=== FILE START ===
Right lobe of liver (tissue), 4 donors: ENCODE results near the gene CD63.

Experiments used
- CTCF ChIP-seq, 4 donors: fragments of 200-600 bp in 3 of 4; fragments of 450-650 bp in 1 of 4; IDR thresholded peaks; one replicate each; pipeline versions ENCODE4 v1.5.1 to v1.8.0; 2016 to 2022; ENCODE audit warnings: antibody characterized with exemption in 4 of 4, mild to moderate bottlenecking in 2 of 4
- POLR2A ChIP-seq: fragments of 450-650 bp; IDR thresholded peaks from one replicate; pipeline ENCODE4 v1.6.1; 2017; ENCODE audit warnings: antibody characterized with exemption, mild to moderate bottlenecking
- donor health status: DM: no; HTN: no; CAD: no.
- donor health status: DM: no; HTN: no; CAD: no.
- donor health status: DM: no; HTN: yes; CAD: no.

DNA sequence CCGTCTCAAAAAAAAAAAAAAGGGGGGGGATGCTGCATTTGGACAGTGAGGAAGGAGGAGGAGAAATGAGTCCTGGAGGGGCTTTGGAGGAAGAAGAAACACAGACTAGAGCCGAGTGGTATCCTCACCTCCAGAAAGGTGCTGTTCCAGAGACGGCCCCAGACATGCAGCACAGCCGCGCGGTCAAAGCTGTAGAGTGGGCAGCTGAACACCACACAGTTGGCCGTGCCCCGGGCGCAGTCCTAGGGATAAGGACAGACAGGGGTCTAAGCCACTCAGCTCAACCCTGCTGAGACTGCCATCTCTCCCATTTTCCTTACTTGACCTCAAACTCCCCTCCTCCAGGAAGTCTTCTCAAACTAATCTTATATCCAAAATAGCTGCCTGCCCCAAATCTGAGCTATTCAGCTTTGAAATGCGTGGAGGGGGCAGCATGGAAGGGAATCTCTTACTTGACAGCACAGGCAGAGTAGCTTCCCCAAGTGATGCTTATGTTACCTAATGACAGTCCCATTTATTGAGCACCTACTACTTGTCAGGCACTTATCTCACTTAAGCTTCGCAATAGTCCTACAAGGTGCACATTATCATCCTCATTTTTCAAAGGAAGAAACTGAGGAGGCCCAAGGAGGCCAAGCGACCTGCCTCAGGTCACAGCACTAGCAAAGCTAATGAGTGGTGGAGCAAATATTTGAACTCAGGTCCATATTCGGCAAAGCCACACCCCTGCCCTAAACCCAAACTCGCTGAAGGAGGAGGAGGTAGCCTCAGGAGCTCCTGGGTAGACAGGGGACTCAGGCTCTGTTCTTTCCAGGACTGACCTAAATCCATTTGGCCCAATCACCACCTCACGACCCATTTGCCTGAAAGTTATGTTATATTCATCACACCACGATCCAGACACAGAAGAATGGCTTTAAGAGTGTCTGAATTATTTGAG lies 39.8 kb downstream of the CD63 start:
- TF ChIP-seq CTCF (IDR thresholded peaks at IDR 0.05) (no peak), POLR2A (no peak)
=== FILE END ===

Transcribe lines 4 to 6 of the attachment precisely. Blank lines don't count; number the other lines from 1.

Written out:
- POLR2A ChIP-seq: fragments of 450-650 bp; IDR thresholded peaks from one replicate; pipeline ENCODE4 v1.6.1; 2017; ENCODE audit warnings: antibody characterized with exemption, mild to moderate bottlenecking
- donor health status: DM: no; HTN: no; CAD: no.
- donor health status: DM: no; HTN: no; CAD: no.